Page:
A FEW days ago, I cut two sprigs of bamboo from the grove in the garden, and stuck these in a bottle of water. This morning, the buds remain tightly rolled except instead of morning dew clinging to the spray, which now have a yellowish cast, there are three flies.
Strange fruits. The immobile globules drawing sustenance from the bamboo remind me of life coursing, unseen but resisting, in the stems that I will have to throw out in a day or two.
It is the morning I wake from my friend’s recounting of her rape by a fellow writer decades ago. Women’s advocates hail the reporting of rape, harassment, and other forms of sexual violence. More victims are coming out into the open; more are naming the nameless.
Have we finally succeeded in putting the survivors of sexual violence into the scope of visibility so we can no longer ignore and must do something about this crime?
Or are they just an exhibit, of which we, too, are part?
Remembering those drunken flies feasting on the dying bamboo, I wonder if journalism only normalizes sexual violence. The Oct. 24 sacking of the Philippine National Police Academy director over recent allegations of sexual abuse involving students and teachers may be framed as justice.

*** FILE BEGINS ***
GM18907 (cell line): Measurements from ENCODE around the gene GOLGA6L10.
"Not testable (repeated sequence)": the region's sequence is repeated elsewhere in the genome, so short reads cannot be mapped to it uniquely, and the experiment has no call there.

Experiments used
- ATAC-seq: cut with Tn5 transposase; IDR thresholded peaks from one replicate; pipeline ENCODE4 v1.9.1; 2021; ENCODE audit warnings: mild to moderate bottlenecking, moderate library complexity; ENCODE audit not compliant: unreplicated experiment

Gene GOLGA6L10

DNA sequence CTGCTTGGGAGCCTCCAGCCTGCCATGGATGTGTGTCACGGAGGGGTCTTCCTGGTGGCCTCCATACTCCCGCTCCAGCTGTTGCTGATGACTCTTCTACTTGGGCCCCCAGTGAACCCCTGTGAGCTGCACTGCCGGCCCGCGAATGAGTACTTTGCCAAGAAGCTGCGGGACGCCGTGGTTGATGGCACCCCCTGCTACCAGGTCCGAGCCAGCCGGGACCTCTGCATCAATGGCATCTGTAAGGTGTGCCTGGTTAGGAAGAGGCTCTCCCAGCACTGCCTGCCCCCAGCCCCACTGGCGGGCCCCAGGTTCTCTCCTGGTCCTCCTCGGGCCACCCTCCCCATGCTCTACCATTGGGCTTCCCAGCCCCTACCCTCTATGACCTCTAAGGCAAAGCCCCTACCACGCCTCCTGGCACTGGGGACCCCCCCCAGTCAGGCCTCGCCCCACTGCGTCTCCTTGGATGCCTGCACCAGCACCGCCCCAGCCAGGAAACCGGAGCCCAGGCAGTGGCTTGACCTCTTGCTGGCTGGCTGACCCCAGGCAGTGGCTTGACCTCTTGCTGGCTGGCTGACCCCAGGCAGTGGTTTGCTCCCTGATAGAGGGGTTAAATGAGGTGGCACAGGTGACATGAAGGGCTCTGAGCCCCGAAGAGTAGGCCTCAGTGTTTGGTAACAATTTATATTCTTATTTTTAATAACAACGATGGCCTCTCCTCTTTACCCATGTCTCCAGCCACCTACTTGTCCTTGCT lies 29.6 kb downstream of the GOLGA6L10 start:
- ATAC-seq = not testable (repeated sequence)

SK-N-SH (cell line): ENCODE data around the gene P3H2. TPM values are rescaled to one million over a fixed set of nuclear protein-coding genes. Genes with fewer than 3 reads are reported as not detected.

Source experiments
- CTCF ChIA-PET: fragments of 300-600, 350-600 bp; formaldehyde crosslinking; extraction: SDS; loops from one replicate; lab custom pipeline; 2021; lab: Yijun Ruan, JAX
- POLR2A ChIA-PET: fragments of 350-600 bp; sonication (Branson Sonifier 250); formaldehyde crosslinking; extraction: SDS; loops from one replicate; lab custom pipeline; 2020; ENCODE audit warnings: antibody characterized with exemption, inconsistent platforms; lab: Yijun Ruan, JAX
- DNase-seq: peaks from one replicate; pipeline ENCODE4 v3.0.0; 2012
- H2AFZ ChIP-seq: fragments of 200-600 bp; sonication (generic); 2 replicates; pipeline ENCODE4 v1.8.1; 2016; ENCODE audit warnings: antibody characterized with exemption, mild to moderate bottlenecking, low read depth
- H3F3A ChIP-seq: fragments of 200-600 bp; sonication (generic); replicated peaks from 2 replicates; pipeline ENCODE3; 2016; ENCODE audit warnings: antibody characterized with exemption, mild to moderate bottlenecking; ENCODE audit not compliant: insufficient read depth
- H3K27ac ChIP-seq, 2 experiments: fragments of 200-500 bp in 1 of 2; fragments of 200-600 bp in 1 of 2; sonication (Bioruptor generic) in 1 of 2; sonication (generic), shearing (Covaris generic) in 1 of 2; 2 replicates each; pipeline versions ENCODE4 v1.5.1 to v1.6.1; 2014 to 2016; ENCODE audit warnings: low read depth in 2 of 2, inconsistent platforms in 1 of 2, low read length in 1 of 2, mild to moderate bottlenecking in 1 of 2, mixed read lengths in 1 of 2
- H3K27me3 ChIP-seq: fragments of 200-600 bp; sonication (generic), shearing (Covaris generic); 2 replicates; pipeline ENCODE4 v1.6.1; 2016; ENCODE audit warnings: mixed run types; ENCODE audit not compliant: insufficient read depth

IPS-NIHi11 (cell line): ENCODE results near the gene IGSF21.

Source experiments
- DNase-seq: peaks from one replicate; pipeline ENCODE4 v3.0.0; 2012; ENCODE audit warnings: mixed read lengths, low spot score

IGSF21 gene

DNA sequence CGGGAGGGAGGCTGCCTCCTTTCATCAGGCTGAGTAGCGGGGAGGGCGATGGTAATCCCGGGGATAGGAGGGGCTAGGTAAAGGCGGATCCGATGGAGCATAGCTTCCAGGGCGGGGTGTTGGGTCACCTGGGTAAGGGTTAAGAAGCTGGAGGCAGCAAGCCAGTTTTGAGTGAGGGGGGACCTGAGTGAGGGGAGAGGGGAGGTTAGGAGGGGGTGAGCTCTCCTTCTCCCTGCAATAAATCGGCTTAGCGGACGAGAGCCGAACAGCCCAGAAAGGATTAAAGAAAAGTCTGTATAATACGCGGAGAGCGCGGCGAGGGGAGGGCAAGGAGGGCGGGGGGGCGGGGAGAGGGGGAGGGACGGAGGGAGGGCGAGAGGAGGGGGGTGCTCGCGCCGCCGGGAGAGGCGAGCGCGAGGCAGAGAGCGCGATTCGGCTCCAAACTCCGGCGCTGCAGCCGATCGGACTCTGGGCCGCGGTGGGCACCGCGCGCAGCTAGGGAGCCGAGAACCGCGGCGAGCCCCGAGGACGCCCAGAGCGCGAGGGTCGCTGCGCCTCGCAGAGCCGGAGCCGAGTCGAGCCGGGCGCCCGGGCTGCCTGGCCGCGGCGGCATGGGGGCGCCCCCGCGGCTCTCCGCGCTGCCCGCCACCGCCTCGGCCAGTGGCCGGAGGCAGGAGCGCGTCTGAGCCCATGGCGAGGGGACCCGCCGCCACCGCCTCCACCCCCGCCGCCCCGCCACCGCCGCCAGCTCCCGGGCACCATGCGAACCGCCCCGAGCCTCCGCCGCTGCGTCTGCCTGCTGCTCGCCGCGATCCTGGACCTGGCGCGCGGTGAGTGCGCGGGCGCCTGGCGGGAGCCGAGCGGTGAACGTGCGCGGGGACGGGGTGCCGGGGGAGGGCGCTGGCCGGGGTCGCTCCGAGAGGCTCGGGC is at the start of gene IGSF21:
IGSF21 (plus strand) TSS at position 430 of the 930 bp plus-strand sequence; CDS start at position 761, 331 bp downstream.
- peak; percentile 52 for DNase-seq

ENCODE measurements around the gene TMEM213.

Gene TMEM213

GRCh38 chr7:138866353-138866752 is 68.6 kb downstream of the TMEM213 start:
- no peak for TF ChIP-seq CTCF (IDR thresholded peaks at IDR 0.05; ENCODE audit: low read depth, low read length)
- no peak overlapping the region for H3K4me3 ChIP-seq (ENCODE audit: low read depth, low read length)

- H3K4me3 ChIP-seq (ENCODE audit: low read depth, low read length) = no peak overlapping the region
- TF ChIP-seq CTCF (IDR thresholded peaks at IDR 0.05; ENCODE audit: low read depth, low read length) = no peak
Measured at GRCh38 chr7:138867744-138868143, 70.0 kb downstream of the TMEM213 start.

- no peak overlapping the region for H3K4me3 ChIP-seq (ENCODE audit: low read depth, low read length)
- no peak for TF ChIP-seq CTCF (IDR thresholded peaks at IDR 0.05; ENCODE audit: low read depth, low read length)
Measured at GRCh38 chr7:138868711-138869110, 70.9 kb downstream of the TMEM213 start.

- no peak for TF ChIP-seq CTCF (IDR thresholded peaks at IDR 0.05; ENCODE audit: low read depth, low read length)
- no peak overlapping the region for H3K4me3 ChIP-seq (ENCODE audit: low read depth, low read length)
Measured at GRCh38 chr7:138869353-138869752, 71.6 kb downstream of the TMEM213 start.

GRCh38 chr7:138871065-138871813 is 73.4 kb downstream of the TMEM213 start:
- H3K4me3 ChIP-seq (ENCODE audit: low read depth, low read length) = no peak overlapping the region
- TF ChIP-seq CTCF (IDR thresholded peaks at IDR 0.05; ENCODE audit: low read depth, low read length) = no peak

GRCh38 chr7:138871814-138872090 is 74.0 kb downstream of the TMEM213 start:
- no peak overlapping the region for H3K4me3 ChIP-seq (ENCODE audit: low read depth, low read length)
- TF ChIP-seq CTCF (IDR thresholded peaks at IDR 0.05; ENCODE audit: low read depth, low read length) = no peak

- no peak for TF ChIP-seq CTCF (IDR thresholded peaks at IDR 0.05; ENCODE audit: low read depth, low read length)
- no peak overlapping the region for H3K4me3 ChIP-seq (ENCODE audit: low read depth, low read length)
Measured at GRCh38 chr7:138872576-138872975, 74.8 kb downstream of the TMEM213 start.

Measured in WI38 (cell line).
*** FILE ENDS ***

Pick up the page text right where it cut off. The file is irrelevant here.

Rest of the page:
Is the latest sex scandal one because someone exposed the crime? Or because the crime involved mentors and students in an institution that trains future enforcers of rule and order?
Isn’t it more than a scandal to imagine how they will cope with the rest of their lives, those two plebes punished into performing oral sex on each other while watched by upperclassmen?
What about other lives cut by sexual violence that will never come out on newsprint or as soundbites? What about the certainty that those police trainees were not the only nor the last to be abused?
When a male friend recounted how, to enter college, he and four other young men stripped naked for examination in a common room, his feeling of debasement focused on the tip of the ruler with which he and the others were probed in all orifices.
The sexual orientations of the examiners did not even matter; the power that could normalize the personally abnormal by linking this with the socially desirable—abasement for education—marked him all these years.
Recounting the decades-old history with the male writer who raped her and the female writer who helped him carry this out, my friend said: “(The abuse) never leaves you. It is always there. This sharp memory. I still know his smell, his skin, his penis. I will not unknow it.”
Feeling a trespasser for “waking” these memories, I apologized. Her reply: “They are not memories. Write me well.”
* First published in SunStarCebu’s October 28, 2018 issue of the Sunday editorial-page column, “Matamata”